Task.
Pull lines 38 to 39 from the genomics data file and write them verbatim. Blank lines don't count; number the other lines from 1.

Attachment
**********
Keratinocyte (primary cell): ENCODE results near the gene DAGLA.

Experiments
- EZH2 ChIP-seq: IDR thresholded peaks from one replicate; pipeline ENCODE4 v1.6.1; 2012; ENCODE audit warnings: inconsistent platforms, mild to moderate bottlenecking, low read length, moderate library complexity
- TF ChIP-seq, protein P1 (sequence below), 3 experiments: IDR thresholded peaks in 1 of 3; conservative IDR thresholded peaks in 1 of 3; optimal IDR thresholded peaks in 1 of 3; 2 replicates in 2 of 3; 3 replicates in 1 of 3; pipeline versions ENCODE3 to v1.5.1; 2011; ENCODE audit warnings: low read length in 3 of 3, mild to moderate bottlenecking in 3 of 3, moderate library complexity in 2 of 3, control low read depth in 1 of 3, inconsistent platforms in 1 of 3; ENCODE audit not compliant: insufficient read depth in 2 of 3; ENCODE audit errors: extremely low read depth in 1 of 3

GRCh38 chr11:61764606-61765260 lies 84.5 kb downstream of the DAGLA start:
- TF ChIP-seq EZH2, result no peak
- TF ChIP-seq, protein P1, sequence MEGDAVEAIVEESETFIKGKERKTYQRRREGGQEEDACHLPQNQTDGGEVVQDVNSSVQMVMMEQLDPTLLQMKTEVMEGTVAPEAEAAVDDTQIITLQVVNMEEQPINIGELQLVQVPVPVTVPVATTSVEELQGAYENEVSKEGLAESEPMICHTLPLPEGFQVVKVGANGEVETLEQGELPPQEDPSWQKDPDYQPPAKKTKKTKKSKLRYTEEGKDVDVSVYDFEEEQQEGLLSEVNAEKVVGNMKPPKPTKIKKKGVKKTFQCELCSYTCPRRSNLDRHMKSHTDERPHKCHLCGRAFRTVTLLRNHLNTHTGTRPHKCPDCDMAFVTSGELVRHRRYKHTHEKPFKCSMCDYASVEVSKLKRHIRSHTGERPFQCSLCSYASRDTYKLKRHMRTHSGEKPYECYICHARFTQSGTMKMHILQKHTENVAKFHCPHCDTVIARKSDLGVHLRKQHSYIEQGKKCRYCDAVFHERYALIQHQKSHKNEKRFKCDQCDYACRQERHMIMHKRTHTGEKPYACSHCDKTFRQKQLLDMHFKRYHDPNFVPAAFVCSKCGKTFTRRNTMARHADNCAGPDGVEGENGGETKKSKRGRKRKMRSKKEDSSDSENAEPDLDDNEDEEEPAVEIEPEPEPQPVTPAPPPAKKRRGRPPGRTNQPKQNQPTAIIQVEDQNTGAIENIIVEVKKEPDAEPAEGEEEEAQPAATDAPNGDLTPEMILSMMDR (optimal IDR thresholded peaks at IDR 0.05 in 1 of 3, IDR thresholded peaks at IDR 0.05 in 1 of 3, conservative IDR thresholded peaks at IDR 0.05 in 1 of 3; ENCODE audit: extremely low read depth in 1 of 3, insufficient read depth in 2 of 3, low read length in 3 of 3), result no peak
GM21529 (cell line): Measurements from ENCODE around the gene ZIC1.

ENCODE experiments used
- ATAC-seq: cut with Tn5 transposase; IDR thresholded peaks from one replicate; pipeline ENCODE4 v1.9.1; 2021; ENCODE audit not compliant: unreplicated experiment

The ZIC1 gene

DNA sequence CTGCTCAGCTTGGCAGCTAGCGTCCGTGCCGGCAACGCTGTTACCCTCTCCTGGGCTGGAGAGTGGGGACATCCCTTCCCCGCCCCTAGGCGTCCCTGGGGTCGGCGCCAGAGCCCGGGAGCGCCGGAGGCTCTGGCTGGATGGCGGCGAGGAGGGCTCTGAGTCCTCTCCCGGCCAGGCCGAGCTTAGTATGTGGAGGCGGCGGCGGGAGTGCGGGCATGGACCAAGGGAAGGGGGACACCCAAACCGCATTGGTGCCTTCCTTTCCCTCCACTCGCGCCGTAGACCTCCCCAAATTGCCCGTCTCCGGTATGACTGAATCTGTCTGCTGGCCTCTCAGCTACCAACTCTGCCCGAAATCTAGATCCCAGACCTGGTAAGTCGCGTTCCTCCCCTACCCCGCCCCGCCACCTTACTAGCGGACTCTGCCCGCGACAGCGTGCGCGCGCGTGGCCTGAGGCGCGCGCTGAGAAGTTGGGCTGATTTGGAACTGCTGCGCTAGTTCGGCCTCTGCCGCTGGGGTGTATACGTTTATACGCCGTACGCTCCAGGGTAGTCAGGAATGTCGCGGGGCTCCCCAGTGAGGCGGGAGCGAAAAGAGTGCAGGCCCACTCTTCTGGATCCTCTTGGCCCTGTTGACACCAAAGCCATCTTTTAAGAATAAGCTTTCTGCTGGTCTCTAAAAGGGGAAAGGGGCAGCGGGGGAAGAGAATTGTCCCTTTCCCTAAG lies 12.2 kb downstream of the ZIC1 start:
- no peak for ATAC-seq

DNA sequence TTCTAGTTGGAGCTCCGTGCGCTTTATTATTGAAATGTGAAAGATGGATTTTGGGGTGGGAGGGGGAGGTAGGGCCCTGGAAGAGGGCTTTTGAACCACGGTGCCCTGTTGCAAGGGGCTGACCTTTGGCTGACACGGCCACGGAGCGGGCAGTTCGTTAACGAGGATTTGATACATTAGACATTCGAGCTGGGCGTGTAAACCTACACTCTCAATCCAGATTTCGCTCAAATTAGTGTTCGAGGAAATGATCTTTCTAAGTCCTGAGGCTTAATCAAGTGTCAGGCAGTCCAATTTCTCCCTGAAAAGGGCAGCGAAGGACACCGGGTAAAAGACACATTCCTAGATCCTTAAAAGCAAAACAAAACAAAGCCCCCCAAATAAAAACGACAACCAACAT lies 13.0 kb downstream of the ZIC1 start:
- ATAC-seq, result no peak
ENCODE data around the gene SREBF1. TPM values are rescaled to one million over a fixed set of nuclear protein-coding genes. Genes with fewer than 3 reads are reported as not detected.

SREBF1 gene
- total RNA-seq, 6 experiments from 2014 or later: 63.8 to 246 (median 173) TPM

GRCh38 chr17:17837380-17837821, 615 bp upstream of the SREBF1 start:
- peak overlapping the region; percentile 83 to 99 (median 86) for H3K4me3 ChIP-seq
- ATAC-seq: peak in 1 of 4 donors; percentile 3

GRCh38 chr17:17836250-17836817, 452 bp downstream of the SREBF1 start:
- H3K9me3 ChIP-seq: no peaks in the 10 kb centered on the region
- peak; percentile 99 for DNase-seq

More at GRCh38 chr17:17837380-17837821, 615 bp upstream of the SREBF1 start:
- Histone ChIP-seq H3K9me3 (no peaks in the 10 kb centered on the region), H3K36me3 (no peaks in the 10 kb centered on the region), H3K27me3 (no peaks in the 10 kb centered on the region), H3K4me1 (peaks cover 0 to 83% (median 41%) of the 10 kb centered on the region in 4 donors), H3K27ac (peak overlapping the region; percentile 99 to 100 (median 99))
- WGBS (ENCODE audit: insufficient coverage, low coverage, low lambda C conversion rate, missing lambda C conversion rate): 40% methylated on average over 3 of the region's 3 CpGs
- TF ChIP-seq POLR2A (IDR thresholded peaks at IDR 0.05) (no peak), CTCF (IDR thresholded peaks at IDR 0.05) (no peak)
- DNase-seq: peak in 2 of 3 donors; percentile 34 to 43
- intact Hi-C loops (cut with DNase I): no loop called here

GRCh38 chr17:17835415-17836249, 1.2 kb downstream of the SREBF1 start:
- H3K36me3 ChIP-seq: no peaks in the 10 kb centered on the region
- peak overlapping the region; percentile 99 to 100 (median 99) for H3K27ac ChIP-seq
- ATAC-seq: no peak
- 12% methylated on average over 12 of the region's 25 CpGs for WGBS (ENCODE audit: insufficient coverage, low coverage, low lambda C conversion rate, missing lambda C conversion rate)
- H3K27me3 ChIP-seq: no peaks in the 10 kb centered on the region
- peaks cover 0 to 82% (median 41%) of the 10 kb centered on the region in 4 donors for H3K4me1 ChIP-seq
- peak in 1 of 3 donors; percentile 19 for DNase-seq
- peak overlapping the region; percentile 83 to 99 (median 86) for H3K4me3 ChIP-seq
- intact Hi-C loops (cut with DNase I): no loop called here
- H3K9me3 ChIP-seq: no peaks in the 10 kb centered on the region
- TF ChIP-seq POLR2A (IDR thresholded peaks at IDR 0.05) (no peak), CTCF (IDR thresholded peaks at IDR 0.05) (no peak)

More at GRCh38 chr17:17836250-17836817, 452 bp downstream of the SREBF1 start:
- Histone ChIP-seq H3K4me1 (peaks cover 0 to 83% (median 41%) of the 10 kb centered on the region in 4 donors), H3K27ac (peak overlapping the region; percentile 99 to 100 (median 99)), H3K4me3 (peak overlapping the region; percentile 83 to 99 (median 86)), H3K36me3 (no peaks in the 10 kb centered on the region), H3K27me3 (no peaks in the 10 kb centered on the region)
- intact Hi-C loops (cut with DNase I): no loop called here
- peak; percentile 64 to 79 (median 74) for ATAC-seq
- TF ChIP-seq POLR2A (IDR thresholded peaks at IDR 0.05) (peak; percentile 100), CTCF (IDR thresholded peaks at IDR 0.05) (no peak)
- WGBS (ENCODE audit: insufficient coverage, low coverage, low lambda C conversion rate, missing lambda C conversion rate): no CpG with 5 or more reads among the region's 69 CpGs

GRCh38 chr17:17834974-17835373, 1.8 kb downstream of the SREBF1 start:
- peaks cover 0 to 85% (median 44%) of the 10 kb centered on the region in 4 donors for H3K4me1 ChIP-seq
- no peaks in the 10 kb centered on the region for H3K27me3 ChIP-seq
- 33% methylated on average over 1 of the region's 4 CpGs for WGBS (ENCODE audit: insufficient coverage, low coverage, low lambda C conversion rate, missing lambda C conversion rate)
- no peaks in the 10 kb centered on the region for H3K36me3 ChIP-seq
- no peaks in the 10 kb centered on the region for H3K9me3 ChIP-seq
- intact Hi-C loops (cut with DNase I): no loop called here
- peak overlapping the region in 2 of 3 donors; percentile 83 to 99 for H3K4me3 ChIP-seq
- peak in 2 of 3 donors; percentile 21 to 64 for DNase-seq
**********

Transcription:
- peak in 1 of 3 donors; percentile 19 for DNase-seq
- peak overlapping the region; percentile 83 to 99 (median 86) for H3K4me3 ChIP-seq